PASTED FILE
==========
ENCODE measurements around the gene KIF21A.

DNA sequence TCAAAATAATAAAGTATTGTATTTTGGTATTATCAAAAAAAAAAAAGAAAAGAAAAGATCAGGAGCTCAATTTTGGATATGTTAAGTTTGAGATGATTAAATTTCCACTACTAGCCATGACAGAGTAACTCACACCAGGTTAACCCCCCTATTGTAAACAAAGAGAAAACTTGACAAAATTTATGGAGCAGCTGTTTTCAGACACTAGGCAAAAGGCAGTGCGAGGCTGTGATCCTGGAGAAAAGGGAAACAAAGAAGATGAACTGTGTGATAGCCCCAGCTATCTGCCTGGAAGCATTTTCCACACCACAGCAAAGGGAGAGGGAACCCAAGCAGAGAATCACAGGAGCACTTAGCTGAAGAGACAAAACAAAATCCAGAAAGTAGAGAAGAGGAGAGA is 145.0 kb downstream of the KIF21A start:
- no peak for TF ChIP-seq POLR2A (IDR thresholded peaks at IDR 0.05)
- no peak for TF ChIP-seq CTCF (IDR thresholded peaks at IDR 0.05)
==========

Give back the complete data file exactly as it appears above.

ENCODE measurements around the gene KIF21A.

DNA sequence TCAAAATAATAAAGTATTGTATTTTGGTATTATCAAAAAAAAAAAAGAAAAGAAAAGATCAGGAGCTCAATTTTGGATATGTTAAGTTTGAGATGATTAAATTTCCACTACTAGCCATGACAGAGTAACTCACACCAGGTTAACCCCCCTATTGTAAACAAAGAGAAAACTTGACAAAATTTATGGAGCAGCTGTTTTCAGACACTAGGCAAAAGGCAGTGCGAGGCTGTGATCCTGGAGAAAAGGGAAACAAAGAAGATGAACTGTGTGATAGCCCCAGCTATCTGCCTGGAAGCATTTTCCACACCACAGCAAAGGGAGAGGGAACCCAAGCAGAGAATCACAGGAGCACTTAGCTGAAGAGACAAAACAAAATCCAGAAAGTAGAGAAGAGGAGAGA is 145.0 kb downstream of the KIF21A start:
- no peak for TF ChIP-seq POLR2A (IDR thresholded peaks at IDR 0.05)
- no peak for TF ChIP-seq CTCF (IDR thresholded peaks at IDR 0.05)